On board

It may be the bitter medicine which public sector unions are simply afraid to swallow, but the private sector in Barbados says it fully backs worker retrenchment as a means of slashing Government’s worrisome spending bill and stabilizing the struggling economy.

At the same time, the chairman of the Private Sector Association of Barbados, John Williams, and the president of the Barbados Chamber of Commerce and Industry (BCCI), Lalu Vaswani, have both given the assurance the business community has no intention of laying off employees just because Government may do so.

“Although there may be some contraction in spending, it could also be a signal that the Government is finally ready to tackle its expenditure problems, and this, in a way, could then give a level of confidence that we are starting to implement those decisions that have to be taken,” Williams told Barbados TODAY this afternoon.

“And with that confidence, then comes persons’ willingness to invest in the economy. So in the short term there may be pain, but in the long term there could be gain,” the private sector leader reasoned.

Only yesterday, Barbados TODAY published a story that quoted University of the West Indies economist Professor Michael Howard and Commonwealth Secretariat advisor Travis Mitchell as saying the Freundel Stuart administration had no alternative but to cut the public service wages bill, as it seeks to rightsize the economy.

Both men also agreed that such a decision would have ripple effects and lead to job losses in the private sector, which has to fight to stay afloat due to a decline in spending. But Williams is making it clear that any laying off in the public arena would not be a cue for the private sector to do the same, even though he is not ruling out the likelihood that some private sector jobs could go.

“Although there were understandings at the start of the financial and economic crisis, four or five years ago, and undertakings to try and hold employment, which still stands, nonetheless, it was always understood that whatever the entities, in particular, the private sector, they will have to make their decisions to ensure their own survival and viability of the entities themselves,” pointed out the business leader.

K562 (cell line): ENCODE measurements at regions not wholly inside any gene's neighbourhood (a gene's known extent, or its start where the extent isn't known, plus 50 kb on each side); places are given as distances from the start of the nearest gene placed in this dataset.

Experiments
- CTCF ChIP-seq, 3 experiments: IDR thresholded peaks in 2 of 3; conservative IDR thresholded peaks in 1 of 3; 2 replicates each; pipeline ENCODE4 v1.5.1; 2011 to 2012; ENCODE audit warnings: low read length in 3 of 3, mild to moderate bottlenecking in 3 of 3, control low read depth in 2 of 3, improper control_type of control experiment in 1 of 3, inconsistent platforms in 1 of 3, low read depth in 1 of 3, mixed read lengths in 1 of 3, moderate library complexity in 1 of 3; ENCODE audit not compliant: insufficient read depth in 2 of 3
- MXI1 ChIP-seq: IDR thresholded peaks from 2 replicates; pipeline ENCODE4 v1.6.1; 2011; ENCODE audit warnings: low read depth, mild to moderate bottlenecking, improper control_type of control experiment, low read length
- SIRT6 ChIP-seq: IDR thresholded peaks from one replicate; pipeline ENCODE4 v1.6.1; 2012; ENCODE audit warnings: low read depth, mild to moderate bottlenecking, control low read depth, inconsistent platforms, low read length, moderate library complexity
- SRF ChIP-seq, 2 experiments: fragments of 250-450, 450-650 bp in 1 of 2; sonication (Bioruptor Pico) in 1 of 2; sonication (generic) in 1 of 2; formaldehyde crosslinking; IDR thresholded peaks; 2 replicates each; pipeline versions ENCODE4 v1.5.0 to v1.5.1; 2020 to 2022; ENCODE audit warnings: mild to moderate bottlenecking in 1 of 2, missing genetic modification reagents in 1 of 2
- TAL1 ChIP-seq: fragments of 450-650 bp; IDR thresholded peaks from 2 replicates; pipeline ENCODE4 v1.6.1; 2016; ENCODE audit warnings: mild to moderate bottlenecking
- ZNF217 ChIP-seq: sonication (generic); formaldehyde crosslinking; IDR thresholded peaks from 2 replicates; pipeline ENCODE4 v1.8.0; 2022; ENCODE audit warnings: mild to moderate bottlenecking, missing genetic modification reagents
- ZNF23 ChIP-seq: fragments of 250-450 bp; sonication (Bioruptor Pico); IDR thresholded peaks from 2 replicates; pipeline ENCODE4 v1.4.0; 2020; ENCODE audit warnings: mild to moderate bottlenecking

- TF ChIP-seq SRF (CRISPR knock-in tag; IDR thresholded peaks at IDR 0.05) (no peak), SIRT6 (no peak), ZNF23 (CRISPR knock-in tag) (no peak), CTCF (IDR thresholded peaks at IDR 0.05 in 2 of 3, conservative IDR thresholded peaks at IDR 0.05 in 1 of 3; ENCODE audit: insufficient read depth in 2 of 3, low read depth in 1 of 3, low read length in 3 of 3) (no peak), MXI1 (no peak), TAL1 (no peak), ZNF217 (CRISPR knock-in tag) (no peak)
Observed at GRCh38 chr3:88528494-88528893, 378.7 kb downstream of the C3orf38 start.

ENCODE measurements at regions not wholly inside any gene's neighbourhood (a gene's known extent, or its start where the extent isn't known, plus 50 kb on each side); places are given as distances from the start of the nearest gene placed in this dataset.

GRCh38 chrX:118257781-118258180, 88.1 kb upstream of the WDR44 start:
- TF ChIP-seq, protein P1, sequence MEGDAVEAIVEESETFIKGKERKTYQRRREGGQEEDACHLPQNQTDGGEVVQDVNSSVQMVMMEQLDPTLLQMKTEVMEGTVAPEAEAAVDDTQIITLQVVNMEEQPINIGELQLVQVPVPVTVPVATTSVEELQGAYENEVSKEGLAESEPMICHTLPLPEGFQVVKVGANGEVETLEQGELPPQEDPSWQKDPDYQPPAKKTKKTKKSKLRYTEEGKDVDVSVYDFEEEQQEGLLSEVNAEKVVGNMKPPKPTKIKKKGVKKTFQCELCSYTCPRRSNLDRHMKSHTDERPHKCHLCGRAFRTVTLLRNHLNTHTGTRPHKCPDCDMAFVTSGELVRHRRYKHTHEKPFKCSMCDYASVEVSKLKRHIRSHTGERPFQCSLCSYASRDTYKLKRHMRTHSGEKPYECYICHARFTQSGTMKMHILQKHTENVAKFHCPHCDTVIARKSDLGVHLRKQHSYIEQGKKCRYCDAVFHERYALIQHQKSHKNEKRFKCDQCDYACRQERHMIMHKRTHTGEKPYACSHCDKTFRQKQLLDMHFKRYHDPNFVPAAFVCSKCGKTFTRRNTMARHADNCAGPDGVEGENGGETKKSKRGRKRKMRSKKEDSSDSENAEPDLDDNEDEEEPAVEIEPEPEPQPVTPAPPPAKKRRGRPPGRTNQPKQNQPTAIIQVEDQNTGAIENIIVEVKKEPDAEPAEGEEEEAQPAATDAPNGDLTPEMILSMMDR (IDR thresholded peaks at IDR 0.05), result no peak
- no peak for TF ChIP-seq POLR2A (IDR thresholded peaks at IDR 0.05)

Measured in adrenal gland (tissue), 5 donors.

“ [But] I don’t think anybody in the business community is waiting for the Government to do anything as a cue for taking their own actions,” he stressed. Chamber president Vaswani agreed with Williams that while the two sectors cooperated, they were independent in the decisions they made for the protection of staff and the viability of their operations. “I feel that the two sectors are working independently of each other, but within the national economy. The private sector does not have the luxury of delaying action that would jeopardize its own stability within the individual companies, and so, they have to take action promptly, to protect their viability and the security of their investment and of their staff security,” the business executive said.

Vaswani told Barbados TODAY if adjustments had to be made to protect the majority of workers and the investments, “the issue of the public sector is more one of an economic nature, where the lack of implementing whatever action is necessary to protect the fundamental economic situation, which is to address the growing fiscal deficit, that is where it will impact the growing deficit”.

The BCCI boss was of the view that the growing deficit caused a lack of stability in the economy, which had resulted in a lack of confidence by external forces, as well as local investors. He suggested that such investments would not be mobilized, if investors felt that the right and proper action was not being taken in a timely manner.

Vaswani argued, too, that people would not expose new investments to higher grades of risk. Earlier this week, Prime Minister Freundel Stuart told reporters Cabinet had not made any decision about sending home public workers, after the National Union of Public Workers (NUPW) made clear its opposition to any layoffs by his administration.


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